After graduating as a Gestalt psychotherapist, I started my own private practice and worked as a coach in organisations. A busy, self-employed life unfolded.I kept on studying and focused on the experiential- and embodied approaches within Gestalt. Maybe it was that that made me aware at a certain point that I was going too fast and setting myself up for a burn-out.

Listening to my body, to my energy and my emotions, proved to be a vital resource to understand how I was doing. My body gave me more access to my truth. And I felt I needed to take a break.
Gestalt sees a person as a whole. Our body is not just a taxi for our brain. We are our body and our body is us. Our body speaks, shows and expresses itself continuously, but our Western society has developed such a focus on thinking, that we merely listen to our body in a medical way.

So embodiment is nothing wishy washy, but merely means including our body when answering the question ‘How am I doing?’.


Another powerful Gestalt perspective is thinking in polarities. Our world is made up of polarities: day and night, good and bad, beautiful and ugly.. and I’m only naming the most obvious ones now. Polarities need each other, one can’t exist without the other and vice versa. Healthy functioning means we can move flexibly from one psychological polarity to the other. Mental suffering means we get stuck in one polarity. For example always working hard and loosing the ability to rest, take a break, be lazy. And if we spend lots of time at one side of the polarity, the other side will force itself upon us, often unexpectedly and seemingly out of our control, because the balance needs to be restored.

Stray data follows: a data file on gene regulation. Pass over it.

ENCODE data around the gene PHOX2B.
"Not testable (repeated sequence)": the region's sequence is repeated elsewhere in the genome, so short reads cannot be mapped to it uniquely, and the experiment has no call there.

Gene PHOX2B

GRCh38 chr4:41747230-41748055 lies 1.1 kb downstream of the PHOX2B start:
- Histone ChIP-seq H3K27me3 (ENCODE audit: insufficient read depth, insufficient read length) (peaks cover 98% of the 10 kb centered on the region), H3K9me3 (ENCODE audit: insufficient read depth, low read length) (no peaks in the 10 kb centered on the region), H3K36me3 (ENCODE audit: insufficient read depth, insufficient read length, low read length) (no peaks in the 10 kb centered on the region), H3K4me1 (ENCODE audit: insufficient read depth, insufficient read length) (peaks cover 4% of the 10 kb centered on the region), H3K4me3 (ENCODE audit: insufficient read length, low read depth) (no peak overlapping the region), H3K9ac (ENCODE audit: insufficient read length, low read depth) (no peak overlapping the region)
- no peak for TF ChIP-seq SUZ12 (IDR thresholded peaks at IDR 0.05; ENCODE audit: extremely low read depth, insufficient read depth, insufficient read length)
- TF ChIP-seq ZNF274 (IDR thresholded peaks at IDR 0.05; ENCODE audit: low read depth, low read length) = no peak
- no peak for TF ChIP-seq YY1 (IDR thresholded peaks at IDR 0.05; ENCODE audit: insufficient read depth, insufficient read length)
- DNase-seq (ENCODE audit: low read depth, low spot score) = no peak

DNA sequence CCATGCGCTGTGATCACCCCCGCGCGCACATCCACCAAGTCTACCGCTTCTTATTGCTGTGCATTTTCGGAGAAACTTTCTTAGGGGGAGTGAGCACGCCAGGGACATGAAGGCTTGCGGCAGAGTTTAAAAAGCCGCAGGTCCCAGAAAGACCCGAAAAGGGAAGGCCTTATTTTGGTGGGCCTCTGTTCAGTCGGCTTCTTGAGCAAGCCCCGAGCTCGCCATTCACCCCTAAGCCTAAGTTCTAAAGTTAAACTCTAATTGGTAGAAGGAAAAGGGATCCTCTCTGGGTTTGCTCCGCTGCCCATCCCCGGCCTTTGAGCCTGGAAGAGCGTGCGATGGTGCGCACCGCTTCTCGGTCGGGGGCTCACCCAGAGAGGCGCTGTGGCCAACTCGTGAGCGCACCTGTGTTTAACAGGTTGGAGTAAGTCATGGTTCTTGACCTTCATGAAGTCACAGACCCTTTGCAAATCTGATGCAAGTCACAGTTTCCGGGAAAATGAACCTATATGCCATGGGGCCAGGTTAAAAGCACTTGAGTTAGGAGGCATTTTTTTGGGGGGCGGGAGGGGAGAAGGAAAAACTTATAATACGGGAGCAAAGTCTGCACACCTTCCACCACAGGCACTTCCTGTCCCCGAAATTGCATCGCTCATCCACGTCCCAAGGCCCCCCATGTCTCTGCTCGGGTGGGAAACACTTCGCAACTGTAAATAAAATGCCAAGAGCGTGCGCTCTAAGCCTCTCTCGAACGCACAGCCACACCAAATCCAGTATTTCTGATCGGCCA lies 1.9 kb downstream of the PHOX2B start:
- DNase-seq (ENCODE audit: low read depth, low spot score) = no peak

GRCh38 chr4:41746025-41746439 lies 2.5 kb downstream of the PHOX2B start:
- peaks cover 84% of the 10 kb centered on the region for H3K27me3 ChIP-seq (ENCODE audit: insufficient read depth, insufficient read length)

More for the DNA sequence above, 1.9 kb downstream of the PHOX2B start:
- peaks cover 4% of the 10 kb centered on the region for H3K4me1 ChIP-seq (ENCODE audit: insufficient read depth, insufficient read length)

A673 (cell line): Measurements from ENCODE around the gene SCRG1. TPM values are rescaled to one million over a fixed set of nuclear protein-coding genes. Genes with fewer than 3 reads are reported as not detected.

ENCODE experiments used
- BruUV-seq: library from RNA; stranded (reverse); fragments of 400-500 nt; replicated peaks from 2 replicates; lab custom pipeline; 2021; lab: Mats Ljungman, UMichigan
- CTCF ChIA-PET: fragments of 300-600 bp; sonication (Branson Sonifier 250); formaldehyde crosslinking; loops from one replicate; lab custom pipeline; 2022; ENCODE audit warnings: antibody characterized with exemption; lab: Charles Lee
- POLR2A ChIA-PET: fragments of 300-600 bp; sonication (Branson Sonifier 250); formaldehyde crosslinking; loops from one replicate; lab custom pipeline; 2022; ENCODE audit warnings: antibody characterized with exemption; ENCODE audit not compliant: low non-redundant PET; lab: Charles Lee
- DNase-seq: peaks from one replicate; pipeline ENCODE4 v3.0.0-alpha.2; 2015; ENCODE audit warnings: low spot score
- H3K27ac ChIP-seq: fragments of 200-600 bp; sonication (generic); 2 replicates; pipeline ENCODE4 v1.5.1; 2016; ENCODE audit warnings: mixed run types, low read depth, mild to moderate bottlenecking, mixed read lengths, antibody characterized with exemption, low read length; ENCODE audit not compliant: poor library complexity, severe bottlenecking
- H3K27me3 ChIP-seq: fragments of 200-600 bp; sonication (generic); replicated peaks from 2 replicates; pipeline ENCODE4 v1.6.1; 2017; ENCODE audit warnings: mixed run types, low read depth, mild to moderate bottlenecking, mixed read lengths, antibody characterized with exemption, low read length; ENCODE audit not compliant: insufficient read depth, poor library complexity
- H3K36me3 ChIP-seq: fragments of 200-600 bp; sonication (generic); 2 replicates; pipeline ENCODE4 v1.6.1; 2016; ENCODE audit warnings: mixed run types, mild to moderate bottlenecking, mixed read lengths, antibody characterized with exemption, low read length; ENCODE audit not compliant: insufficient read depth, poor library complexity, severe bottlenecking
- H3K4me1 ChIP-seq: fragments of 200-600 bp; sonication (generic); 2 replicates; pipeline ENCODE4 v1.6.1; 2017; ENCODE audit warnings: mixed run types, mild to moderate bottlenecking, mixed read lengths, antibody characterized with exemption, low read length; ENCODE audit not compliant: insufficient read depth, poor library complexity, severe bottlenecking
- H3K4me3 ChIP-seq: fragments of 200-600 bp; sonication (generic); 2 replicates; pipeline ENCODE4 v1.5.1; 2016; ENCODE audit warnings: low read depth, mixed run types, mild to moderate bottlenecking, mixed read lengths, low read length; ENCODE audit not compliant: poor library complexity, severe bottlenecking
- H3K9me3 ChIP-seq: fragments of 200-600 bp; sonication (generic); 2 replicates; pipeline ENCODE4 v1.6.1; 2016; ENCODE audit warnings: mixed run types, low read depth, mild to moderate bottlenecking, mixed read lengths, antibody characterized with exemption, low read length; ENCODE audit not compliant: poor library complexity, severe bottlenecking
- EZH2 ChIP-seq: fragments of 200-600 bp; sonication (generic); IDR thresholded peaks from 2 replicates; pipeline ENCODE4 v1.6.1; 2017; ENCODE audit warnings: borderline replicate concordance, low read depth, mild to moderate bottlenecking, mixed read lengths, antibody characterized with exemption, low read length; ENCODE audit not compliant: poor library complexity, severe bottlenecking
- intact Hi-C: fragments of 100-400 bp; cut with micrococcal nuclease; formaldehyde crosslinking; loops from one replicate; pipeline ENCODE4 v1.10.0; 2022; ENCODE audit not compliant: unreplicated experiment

When I was burned out, I realised I was stuck in one side of the polarity ‘exchaustion vs energy’, precisely because I had spent too much time having to be energized. And I would see how this difficult period of feeling bad and depressed was the other side of feeling good. I became more aware of how feeling bad is also a part of life, not to say we even need it to really feel good in life. We can’t be happy without being unhappy. After all, if we’d only be happy, we would stop experiencing it as happiness. Without a shadow, the light is less bright. Without unhappiness, we are less aware of our happiness.